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Great Britain on this subject, would necessarily surrender what they deem an essential right of their flag, and of their sovereignty, without even acquiring any new right; vould violate the rights of the individuals under the protection of both; and expose their native citizens to ali the calamitous mistakes, voluntary and involuntary, of which experience gives such forcible warning.
I take for granted that you have not failed to make due use of the arrangement concerted by Mr. King with lord Hawkesbury, in the year 1802, for settling the question of impressments. On that occasion, and under that adminis. tration, the British principle was fairly renounced in favour of the right of our flag : lord Hawkesbury having agreed to prohibit impressments altogether on the high seas, and lord St. Vincent requiring nothing more than an exception of the narrow seas, an exception resting on the obsolete claim of Great Britain to some peculiar dominion over them. I have thought it not amiss to enclose another extract from Mr. King's letter, giving an account of that transaction.
In the note of November 8, from the British commissioners, the security held out to the crews of our vessels is, that instructions have been given, and will be repeated, for enforcing the greatest caution, &c. If the future instructions are to be repetitions of the past, we well know the inefficacy of them. Any instructions which are to answer the purpose, must differ essentially from the past, both in their tenour and their sanctions. In case an informal arrangement should be substituted for a reguJar stipulation, it may reasonably be expected from the candour of the British government, that the instructions on which we are to rely, should be communicated to you.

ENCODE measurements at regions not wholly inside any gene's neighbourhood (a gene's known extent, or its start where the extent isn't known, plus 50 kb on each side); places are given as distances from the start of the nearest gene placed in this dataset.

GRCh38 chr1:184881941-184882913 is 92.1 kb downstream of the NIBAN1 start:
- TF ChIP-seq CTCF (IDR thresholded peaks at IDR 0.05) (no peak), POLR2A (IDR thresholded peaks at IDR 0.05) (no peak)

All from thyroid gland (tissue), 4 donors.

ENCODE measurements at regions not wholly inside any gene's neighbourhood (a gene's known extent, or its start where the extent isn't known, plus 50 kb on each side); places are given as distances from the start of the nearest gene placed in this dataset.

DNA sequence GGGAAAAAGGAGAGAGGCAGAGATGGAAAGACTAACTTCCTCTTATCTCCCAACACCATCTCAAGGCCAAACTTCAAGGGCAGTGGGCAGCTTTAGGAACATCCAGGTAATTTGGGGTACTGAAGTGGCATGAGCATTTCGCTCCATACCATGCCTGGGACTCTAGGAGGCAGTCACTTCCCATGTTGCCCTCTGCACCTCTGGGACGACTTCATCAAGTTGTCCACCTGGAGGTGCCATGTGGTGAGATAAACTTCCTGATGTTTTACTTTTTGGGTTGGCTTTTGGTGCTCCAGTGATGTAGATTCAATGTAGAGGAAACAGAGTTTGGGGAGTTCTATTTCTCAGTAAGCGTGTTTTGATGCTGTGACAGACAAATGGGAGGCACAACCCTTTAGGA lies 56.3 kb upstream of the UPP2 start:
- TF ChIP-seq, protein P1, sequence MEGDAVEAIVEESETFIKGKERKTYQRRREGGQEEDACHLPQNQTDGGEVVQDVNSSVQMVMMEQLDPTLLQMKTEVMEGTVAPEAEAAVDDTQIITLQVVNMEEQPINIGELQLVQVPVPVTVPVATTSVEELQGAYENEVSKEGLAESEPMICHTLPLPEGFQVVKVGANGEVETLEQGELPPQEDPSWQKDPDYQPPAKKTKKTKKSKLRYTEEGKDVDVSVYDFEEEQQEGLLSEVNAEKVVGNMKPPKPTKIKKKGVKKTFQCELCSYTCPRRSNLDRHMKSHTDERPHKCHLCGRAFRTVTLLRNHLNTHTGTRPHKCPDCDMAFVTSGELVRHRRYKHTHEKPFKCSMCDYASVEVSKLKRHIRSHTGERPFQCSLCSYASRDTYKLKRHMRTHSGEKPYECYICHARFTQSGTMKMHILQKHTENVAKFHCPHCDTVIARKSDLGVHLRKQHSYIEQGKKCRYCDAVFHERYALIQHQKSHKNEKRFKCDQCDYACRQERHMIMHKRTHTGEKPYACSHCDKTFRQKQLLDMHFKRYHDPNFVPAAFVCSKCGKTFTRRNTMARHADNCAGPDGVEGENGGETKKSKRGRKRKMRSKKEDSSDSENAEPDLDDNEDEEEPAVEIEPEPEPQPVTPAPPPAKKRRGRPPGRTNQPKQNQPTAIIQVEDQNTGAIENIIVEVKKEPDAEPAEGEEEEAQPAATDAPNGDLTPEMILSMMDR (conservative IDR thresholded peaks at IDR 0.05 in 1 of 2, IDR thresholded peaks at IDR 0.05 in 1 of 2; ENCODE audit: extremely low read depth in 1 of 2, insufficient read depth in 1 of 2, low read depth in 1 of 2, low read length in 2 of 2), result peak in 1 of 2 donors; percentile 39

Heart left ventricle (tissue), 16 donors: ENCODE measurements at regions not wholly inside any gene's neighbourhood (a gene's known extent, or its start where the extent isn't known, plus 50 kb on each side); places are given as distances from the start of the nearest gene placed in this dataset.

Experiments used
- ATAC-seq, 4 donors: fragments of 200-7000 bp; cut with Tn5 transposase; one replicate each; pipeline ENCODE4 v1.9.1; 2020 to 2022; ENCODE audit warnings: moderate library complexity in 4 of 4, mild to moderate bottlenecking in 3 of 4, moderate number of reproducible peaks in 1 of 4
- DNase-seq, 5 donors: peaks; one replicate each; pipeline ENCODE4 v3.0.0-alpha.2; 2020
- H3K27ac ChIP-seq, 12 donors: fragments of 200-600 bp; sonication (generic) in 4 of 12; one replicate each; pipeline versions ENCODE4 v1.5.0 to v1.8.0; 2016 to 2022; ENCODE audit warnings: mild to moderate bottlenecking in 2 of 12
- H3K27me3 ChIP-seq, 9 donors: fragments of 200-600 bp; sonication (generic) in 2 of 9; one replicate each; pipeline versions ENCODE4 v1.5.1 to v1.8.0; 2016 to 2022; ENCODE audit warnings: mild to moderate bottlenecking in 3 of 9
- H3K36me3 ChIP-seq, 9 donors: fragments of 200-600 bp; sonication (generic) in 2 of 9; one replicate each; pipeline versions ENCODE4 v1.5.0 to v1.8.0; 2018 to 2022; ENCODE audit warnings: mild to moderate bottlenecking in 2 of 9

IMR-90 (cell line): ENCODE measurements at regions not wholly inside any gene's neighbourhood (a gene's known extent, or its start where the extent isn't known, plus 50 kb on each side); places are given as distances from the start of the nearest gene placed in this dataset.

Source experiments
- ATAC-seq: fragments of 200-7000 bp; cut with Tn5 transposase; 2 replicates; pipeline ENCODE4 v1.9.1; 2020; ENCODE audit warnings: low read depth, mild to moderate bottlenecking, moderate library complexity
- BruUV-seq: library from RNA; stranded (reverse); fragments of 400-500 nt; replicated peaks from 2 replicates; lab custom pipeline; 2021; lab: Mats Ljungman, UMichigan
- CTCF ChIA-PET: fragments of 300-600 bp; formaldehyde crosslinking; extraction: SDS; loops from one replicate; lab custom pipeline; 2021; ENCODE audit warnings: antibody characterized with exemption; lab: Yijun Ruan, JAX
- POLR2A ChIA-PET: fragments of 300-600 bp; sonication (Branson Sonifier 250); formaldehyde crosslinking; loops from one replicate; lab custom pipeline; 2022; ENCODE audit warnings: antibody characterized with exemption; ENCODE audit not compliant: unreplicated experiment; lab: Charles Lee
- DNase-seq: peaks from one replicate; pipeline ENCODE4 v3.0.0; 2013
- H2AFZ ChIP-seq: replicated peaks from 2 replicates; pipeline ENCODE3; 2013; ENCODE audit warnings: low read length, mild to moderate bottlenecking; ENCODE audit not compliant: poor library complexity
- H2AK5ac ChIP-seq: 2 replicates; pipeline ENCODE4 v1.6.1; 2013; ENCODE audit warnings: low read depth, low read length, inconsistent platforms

Colonial Trade. It may reasonably be expected that on this subject the British government will not persist in attempting to place the United States on a worse footing than Russia. In agreeing to consider the storing for a month, and changing the ship, as a naturalization of the property, the concession would be on our side, not on theirs; and in making this a condition on which alone we could trade with enemy colo
nies, even directly to and from our own ports, beyond the amount of our own consumption, we should make every sacrifice short of a complete abandonment of our principle, while they would retain as much of their pretension as is compatible with any sacrifice whatever ; à pretension too which they have in so many ways fairly precluded themselves from now maintaining. In addition to the many authorities for this remark, already known to you, you will find one of the highest grade in 5th vol. of Tomlin's cdition of Brown's cases in Parliament, p. 328, Hendricks and others against Cunningham and others, where it was expressly admitted by the house of lords, in a war case before them, that“ it is now established by repeated determinations, that neither ships nor cargoes, the property of subjects of neutral powers, either going to trade at or coming from the French West India islands, with cargoes purchased there, are liable to capture; and therefore, when a ship and cargo so circumstanced are seized and condemned, the seizure and condemnation shall be reversed, and the value of the ship and cargo accounted for and paid to the owners by the captors.”